I’m hoping to bring to life, in practice, what this means. Are our schools teaching this material or are health care professionals still getting only a few hours on homelessness and it’s about the so called ‘mental patient’ who goes off his drugs and becomes violent?
I’m working with health professionals’ groups to look at practice, policy and their role in advocacy. I’m starting with the nurses and steeling myself for the doctors next.
They must not just talk the talk they must walk the walk.
I have had so many opportunities to speak out and the media have been extremely important in educating the public about homelessness. However, I know that homeless people want to speak out too. The Tent City people are the most impressive – not only did they allow media into their ‘living room’ for years, no matter what the time of day or night, but after the September 2002 eviction when they won their housing many continued to speak out so others would have the same privilege – the privilege of a key for a front door and a toilet to flush. I want to allow people like this to be what I call standing upright (instead of always being shown lying on grates) – so I am doing a book where they will tell it like it is.
Move the political logjam. Making housing happen.
This is usually what people really want to know. Are we getting closer to winning a comprehensive national housing and homelessness strategy? Everywhere I go groups are lining up wanting to do housing in their community.
There are some good signs.
Remember Prime Minister Chretien appointed a Minister Responsible for Homelessness? I thought that was such a good title – a Minister Responsible for Homelessness. That was Claudette Bradshaw. That was then.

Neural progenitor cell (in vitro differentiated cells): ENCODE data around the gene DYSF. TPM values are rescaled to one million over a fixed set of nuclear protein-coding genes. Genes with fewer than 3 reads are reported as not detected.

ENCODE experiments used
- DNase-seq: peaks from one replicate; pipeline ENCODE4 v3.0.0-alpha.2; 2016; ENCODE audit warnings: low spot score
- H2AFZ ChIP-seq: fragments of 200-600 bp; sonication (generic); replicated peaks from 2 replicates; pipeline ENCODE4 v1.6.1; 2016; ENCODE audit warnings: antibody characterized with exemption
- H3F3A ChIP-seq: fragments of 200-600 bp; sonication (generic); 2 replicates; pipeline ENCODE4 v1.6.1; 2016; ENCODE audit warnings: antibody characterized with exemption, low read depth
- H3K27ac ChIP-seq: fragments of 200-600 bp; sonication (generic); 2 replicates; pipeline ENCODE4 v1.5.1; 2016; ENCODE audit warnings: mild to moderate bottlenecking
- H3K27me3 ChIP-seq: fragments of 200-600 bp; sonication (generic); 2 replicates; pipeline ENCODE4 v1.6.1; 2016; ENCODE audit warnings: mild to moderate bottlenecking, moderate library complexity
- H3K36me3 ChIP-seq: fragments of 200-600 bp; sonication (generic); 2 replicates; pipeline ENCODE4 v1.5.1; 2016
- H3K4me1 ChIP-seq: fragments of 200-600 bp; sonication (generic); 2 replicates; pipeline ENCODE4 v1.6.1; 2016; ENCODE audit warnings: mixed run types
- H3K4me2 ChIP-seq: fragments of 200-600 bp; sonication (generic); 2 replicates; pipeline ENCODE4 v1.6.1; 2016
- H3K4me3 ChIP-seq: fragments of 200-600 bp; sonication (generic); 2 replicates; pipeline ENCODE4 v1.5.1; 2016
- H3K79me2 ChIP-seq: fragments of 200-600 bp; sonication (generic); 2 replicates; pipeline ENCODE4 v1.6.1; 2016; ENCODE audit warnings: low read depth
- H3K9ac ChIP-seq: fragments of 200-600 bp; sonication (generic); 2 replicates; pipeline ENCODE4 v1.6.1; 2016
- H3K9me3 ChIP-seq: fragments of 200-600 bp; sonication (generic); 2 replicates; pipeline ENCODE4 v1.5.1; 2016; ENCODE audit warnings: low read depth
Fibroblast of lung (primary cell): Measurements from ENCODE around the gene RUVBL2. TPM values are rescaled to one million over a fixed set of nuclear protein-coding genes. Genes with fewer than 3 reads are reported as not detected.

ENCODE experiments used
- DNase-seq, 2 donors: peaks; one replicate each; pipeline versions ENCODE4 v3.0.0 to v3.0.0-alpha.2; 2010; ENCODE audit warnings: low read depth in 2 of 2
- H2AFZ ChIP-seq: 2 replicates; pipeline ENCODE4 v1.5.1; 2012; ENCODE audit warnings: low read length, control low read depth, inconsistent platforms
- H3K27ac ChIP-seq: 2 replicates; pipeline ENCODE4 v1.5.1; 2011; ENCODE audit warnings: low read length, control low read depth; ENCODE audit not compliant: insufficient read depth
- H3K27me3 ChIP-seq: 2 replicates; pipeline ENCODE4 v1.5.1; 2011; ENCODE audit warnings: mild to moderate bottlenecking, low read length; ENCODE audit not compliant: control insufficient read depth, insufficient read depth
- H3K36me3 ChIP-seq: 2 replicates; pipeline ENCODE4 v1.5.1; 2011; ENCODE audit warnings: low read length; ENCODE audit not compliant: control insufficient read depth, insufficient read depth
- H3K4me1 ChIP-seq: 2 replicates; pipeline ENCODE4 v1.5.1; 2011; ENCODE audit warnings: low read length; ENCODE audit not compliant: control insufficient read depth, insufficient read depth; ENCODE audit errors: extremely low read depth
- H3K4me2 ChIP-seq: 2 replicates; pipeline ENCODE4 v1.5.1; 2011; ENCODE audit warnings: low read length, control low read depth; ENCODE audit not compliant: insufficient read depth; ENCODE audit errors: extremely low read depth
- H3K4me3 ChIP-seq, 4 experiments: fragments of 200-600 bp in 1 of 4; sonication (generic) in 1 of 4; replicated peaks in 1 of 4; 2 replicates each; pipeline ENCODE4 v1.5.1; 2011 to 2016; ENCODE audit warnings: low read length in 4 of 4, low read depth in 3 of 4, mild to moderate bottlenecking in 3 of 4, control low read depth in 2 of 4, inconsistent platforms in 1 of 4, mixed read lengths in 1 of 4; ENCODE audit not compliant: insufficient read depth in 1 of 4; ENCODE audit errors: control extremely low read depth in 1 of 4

Remember that in 2001 the federal government signed a federal-provincial-territorial housing agreement?
More recently Prime Minister Martin appointed a full-fledged Minister of Housing. Prior to this, housing was an add-on to other ministerial duties such as transportation, environment and public works. The new minister, Joe Fontana, is also the Minister of Labour.
The Prime Minister has joined the federal government’s homelessness programs with the federal housing programs, indicating that he is at least making the link.
In the last federal election, the Liberals promised $1.5 billion over the next five years, on top of the $1 billion over five years they had promised earlier. We have just learned that there will be a federal-provincial housing ministers’ meeting, likely this November. This is a great opportunity for lobbying.
Our main logjam is of course in Ontario with monies being held back. The 2001 federal – provincial housing agreement promised $244 million dollars to Ontario which Ontario would match. Ontario’s February 2003 budget promised another $100 million. There are varying reports on how much Ontario has spent but it is probably between 1.2 and 12 million. Our other problem is that our housing ministers (Minister Caplan and Gerritson) are showing a great deal of resistance in opening their office doors to meet with housing groups.
Hamilton is a key player in our fight for housing so I urge you to be loud and persistent. I’m looking forward to spending a bit more time in Hamilton today meeting with people and learning more about some of your issues and needs.